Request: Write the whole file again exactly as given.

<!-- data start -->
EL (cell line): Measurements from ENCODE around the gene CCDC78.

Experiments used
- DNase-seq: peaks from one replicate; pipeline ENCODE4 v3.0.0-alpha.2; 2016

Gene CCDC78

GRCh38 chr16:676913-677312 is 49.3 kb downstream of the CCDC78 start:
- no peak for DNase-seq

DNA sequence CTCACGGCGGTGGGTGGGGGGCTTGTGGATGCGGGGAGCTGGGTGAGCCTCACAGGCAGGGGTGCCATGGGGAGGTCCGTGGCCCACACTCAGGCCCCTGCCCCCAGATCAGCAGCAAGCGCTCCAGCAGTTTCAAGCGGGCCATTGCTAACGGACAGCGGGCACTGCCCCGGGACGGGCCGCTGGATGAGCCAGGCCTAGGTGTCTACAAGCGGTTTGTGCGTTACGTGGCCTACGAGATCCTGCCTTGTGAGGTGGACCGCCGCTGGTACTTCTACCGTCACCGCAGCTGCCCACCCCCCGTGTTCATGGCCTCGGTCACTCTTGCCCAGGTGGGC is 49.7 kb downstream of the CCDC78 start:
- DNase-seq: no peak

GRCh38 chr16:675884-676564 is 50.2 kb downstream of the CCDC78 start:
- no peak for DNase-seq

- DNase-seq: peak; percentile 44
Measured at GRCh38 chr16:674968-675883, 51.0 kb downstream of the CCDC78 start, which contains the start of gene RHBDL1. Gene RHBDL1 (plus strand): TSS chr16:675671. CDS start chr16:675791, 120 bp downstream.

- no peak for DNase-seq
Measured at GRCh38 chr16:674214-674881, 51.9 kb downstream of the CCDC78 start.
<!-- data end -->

EL (cell line): Measurements from ENCODE around the gene CCDC78.

Experiments used
- DNase-seq: peaks from one replicate; pipeline ENCODE4 v3.0.0-alpha.2; 2016

Gene CCDC78

GRCh38 chr16:676913-677312 is 49.3 kb downstream of the CCDC78 start:
- no peak for DNase-seq

DNA sequence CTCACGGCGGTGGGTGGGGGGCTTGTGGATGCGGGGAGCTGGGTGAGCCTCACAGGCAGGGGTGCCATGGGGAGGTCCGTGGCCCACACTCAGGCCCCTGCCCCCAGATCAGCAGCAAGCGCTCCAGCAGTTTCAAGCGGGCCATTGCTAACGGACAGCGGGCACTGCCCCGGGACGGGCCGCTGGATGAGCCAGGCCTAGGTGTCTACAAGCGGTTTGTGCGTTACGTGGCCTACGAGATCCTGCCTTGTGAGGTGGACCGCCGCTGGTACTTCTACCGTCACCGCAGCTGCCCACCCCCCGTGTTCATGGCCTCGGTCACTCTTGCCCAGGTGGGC is 49.7 kb downstream of the CCDC78 start:
- DNase-seq: no peak

GRCh38 chr16:675884-676564 is 50.2 kb downstream of the CCDC78 start:
- no peak for DNase-seq

- DNase-seq: peak; percentile 44
Measured at GRCh38 chr16:674968-675883, 51.0 kb downstream of the CCDC78 start, which contains the start of gene RHBDL1. Gene RHBDL1 (plus strand): TSS chr16:675671. CDS start chr16:675791, 120 bp downstream.

- no peak for DNase-seq
Measured at GRCh38 chr16:674214-674881, 51.9 kb downstream of the CCDC78 start.